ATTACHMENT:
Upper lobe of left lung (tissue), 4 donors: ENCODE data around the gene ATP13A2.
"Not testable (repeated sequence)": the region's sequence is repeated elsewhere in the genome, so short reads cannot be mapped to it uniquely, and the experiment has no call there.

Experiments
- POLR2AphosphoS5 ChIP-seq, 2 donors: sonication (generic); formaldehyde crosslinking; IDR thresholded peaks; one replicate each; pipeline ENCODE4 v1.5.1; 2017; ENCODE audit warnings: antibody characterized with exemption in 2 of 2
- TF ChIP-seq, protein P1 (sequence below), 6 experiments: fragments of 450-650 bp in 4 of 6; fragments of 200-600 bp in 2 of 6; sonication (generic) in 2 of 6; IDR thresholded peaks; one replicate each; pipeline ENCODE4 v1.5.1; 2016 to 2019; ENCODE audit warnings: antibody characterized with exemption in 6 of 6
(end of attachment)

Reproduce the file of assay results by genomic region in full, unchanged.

Upper lobe of left lung (tissue), 4 donors: ENCODE data around the gene ATP13A2.
"Not testable (repeated sequence)": the region's sequence is repeated elsewhere in the genome, so short reads cannot be mapped to it uniquely, and the experiment has no call there.

Experiments
- POLR2AphosphoS5 ChIP-seq, 2 donors: sonication (generic); formaldehyde crosslinking; IDR thresholded peaks; one replicate each; pipeline ENCODE4 v1.5.1; 2017; ENCODE audit warnings: antibody characterized with exemption in 2 of 2
- TF ChIP-seq, protein P1 (sequence below), 6 experiments: fragments of 450-650 bp in 4 of 6; fragments of 200-600 bp in 2 of 6; sonication (generic) in 2 of 6; IDR thresholded peaks; one replicate each; pipeline ENCODE4 v1.5.1; 2016 to 2019; ENCODE audit warnings: antibody characterized with exemption in 6 of 6